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-   -   What is best approach for a hands-free install? (http://www.linuxquestions.org/questions/red-hat-31/what-is-best-approach-for-a-hands-free-install-4175414693/)

PeterSteele 07-03-2012 02:03 PM

What is best approach for a hands-free install?
 
I'm developing a system that will need to create VMs on the fly programmatically. The create process has to be completely hands-free, so the typical step-by-step wizard isn't an option. What's the best approach to creating a hands-free Linux install? We haven't decided on a specific distro to use but it will likely be CentOS. I read about Kickstart and that might suit our needs, but I was wondering if there are other options?

Didier Spaier 07-03-2012 02:18 PM

If Slackware is an option for you, read this from AlienBOB aka Eric Hameleers. If it's not exactly what you want, you could adapt according to your needs.

EDIT Oh, and I almost forgot: welcome to LQ.

PeterSteele 07-03-2012 03:01 PM

Thanks Didier. I think I'm going to like LQ a lot. It's breadth is amazing and the forums appear to be very active.

We hadn't considered Slackware up until now. Not sure if this ssh install feature would do what we need; I'll have to experiment. We'll likely end up building our own .img or .iso file and pass that to virt-install. The trick is to have the subsequent install of the OS to as fast as possible and completely hands-free.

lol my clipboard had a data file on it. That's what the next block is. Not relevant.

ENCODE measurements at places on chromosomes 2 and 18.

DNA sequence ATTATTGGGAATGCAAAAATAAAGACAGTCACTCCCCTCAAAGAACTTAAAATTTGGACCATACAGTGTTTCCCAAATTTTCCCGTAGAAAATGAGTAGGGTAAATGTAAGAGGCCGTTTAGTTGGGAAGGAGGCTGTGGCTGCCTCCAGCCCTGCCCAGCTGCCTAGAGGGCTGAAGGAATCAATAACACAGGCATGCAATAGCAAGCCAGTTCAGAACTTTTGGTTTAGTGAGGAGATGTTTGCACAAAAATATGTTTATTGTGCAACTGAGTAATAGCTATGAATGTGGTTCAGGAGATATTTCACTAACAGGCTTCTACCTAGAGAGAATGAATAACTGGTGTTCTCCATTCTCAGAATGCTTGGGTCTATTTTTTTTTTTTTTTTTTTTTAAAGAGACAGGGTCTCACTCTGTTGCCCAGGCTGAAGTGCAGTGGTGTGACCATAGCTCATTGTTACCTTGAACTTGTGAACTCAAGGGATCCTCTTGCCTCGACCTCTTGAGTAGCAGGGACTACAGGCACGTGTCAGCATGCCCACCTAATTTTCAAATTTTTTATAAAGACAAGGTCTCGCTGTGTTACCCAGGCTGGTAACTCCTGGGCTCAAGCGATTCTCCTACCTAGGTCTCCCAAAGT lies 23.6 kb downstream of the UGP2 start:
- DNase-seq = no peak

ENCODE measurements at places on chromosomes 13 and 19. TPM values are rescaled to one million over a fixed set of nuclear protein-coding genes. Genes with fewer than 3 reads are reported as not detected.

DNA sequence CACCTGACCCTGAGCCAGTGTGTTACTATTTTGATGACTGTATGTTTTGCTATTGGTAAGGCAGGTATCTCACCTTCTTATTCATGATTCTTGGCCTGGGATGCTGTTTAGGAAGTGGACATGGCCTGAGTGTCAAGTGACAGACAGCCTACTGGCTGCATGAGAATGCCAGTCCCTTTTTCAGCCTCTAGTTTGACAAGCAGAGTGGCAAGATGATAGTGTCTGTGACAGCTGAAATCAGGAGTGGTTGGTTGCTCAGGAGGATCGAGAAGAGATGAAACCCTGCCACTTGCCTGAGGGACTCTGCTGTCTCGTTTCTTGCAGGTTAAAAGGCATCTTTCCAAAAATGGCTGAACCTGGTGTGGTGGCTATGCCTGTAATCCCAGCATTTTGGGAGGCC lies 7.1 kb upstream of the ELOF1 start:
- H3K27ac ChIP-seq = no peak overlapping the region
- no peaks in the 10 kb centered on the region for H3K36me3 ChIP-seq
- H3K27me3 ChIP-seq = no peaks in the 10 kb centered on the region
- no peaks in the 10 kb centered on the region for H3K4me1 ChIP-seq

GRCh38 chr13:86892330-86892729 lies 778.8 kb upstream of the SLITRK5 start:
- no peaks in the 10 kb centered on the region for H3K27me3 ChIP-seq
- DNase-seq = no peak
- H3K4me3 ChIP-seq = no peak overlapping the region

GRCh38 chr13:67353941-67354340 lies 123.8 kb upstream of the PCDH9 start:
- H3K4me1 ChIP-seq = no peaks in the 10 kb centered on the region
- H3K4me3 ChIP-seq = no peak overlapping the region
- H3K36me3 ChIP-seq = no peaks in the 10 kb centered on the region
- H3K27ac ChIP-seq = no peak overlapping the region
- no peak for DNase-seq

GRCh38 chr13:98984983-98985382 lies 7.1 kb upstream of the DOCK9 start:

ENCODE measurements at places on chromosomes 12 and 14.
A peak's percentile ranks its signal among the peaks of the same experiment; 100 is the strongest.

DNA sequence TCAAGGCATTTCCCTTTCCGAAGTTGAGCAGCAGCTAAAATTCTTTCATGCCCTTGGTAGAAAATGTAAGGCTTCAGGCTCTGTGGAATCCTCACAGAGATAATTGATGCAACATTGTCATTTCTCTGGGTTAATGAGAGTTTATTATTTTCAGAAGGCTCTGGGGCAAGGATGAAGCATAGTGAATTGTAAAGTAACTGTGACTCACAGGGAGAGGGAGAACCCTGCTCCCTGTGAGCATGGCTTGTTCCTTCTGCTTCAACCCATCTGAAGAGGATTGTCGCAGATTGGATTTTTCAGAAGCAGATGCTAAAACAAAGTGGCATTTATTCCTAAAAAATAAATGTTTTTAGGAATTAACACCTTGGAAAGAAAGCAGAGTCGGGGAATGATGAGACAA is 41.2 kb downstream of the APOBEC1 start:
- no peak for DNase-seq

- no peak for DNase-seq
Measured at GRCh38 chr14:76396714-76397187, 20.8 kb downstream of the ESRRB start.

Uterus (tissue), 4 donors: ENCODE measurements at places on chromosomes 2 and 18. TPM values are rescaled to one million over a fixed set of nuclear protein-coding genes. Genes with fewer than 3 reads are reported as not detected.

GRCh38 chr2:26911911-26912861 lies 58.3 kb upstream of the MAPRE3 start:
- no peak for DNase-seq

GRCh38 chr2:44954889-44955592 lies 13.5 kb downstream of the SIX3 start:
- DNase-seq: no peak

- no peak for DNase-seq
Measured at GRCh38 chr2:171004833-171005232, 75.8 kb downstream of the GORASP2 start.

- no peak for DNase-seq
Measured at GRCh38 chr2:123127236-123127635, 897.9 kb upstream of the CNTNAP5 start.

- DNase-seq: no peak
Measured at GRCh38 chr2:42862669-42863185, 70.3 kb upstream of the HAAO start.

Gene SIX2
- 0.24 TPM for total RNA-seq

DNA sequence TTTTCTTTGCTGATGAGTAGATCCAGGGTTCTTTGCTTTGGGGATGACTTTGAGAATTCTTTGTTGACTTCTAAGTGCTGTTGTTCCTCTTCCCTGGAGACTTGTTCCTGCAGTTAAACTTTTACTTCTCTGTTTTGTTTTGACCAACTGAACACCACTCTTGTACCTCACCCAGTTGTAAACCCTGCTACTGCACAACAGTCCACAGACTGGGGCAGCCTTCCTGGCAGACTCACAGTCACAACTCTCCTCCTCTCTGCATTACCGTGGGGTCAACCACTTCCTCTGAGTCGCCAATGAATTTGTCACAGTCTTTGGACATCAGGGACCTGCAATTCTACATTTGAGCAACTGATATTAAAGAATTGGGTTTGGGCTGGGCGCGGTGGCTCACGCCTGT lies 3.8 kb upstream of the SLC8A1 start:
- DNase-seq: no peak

lithos 07-03-2012 03:39 PM

Quote:

Originally Posted by PeterSteele (Post 4718373)
...
The trick is to have the subsequent install of the OS to as fast as possible and completely hands-free.

That's why CentOS (RHEL based, like Scientific Linux, Fedora..) has kickstart, example ks.

TobiSGD 07-03-2012 03:51 PM

I would go for Kickstart (Red Hat based), Preseed (Debian based) or, if all the VMs are the same, just cloning a harddisk-image that has the OS on it.

PeterSteele 07-03-2012 04:30 PM

The VMs will in fact be largely identical. The only thing that will vary is the amount of swap space allocated to the VM, and for that reason I was thinking a pre-installed .img file might be the best option. I've done this exact sort of thing with FreeBSD. I'll have to investigate the same idea for CentOS.


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